A voice from above?

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posted on Nov, 10 2012 @ 02:58 PM
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reply to post by adjensen
 





Originally posted by adjensen
Contrary to what Ehman implies, there wasn't a cornucopia of differing views in existence in the First Century -- there was the developing orthodox church, comprised of the churches founded by the apostles (including Paul) and a series of heresies that arose as differences came about in the different churches.


Well, believe it or not, I actually go along with another of Elaine Pagels ideas, in that the apostle Paul, was most likely a Gnostic Christian!!!, and there are a few sources and potential tie ins, which suggests this could be the case.

As for historical proof that “there wasn't a cornucopia of differing views in existence in the First Century” this is very difficult to say. But it’s easy to state it, when going on surviving historical texts.

Thinking about this logically though, I don’t believe that Gnostic Christianity, just suddenly sprouted up, sometime around the 2nd century. It seems more likely that it would have had a much earlier oral tradition and possible texts. I say possible texts, because most of the Gnostic texts were destroyed by the early RCC, so there’s no way to really know for sure. All we have to go on now are the surviving copies.



Originally posted by adjensen
That's my point in saying that I think he started his offshoot church as a result of losing that vote.



Which in itself means Christianity was not yet fixed or well defined. And the fact that it went to a vote, must have meant some people accepted some of the Valentinian doctrines at that time.

I think this is partly what Bart Erhman was meaning by “competing for orthodoxy”




Originally posted by adjensen
No, I think that the timeline regarding the establishment of Christian Gnostics has been pretty well nailed down, so even if one accepts very late dating of the Gospels, one is still left with those texts, along with Paul's letters, as preceding the GCs by 30-90 years….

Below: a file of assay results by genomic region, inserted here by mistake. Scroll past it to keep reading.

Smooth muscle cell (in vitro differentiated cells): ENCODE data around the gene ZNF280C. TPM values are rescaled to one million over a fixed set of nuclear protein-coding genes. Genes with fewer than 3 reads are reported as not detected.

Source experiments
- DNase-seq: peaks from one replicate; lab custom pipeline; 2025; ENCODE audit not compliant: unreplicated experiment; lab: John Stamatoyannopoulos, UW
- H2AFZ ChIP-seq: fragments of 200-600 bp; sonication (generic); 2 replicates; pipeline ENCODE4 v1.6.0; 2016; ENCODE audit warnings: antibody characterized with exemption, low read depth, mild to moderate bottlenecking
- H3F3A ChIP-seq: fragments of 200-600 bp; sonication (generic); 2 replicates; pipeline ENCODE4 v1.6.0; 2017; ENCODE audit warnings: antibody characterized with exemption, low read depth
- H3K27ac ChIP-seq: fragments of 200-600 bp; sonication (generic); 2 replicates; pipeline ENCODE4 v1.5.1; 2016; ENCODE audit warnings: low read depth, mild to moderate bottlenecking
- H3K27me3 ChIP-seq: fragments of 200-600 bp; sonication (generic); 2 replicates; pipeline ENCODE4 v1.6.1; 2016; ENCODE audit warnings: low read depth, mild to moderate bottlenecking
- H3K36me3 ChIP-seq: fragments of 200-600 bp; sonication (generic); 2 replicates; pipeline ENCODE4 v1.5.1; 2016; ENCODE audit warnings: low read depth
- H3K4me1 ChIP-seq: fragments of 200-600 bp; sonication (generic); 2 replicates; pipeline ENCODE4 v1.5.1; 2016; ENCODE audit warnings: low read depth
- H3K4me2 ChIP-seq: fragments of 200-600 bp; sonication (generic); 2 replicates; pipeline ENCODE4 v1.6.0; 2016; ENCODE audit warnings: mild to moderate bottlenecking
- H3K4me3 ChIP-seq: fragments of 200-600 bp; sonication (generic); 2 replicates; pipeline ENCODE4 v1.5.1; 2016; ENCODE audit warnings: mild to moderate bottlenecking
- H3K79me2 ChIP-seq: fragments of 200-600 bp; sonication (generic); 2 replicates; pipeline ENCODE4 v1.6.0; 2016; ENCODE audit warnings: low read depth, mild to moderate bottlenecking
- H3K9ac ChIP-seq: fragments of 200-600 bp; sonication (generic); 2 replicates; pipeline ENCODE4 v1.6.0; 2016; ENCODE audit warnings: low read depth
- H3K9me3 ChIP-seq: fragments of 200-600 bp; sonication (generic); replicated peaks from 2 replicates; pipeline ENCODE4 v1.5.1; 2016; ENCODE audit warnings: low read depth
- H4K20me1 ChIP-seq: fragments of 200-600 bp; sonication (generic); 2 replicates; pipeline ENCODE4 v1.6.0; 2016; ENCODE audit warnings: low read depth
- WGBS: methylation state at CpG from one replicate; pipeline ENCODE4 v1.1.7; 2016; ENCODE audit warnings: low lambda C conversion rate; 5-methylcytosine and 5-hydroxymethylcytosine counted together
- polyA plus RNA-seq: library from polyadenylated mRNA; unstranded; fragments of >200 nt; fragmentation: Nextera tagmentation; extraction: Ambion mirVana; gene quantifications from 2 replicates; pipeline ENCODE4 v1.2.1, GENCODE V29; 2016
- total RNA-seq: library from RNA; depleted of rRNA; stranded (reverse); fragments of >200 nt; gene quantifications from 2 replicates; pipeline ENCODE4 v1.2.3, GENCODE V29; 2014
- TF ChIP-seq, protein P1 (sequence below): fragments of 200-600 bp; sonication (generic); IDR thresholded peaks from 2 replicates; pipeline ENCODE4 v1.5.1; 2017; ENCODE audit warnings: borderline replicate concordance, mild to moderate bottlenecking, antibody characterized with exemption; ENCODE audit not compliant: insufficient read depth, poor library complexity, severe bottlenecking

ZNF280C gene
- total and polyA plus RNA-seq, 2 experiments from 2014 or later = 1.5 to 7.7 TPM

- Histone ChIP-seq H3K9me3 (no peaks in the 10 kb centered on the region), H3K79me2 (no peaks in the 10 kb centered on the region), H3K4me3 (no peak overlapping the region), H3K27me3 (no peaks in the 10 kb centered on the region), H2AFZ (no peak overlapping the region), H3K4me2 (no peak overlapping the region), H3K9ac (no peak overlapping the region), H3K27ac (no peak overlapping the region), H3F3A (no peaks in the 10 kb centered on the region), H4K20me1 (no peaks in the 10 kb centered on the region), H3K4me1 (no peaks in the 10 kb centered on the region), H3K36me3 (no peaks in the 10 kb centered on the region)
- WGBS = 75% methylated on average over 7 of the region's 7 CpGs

The timeline has only been nailed down, by relying on surviving texts.

Interestingly enough, Marcion who came from this “orthordoxy” you speak of, rejected certain other letters and writings of Paul, because he believed they were heavily edited by the RCC. And yet surprisingly, he accepted other texts like Corinthians and Romans etc…

And speaking of surviving texts, we don’t have any originals of Paul Letters, to verify if any editing has taken place. In most cases, all we have is the surviving copies, most of which date to around the 2nd and 3rd centuries.



Originally posted by adjensen
I have never been impressed with Pagels' work, and I have never seen a reputable NT scholar who said that the first Christians were Gnostics. We don't need to get into details as to why I think that impossible, but you're going to need to cite a source that says that.


History is currently on the side of the RCC, but it is still a highly debated topic among Scholars.



Gnosticism was primarily defined in a Christian context.[1][2] Some scholars have claimed that gnosticism pre-dated Christianity.


Source

And from the same source…



Although some scholars still postulate pre-Christian gnosticism, no evidence has been found to date. It is now generally accepted that gnosticism developed into a coherent movement only in the second century CE


No evidence has been found, due a lack of surviving texts, thanks largely to the RCC.

This is a topic that is still hotly debated between scholars today, and IMO there is lot of “between the lines” evidence, with which to try to form a conclusion.



Originally posted by adjensen
The problem with Thomas is that it is a forgery, and is written intentionally to make it impossible to determine what Christ actually might have said, because real sayings are jumbled up with things he could not have said, because they are derived from Valentinus beliefs.


Do you mean it’s a Gnostic work, therefore it’s a forgery. Or do you mean its too old to be an authentic piece of work, therefore it’s a forgery?

You say it is “written intentionally to make it impossible to determine what Christ actually might have said”. But I really don’t think it was written back then, with any kind of hidden agenda attached to it. And it’s not as if there existed this standard “orthodoxy”, with which it was competing with.


- JC




posted on Nov, 10 2012 @ 03:33 PM
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reply to post by Joecroft
 


He means its a forgery because "thomas" didn't actually write it... Which is likely true

However it is possible that the contents of said gospel consists of sayings handed down though an oral tradition, from followers of Thomas




posted on Nov, 10 2012 @ 07:16 PM
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reply to post by Joecroft


I don’t believe that Gnostic Christianity, just suddenly sprouted up, sometime around the 2nd century. It seems more likely that it would have had a much earlier oral tradition and possible texts. I say possible texts, because most of the Gnostic texts were destroyed

In Bowman's book, which I mentioned in a previous post, he gives a date of approximately AD 90 for the Gospel of John. Part of the reason given for writing John was to address the issue of one Cerinthus(died about AD 100), a somewhat Ebionite leaning gnostic, possibly the author of Revelation (which I consider thoroughly Ebionite)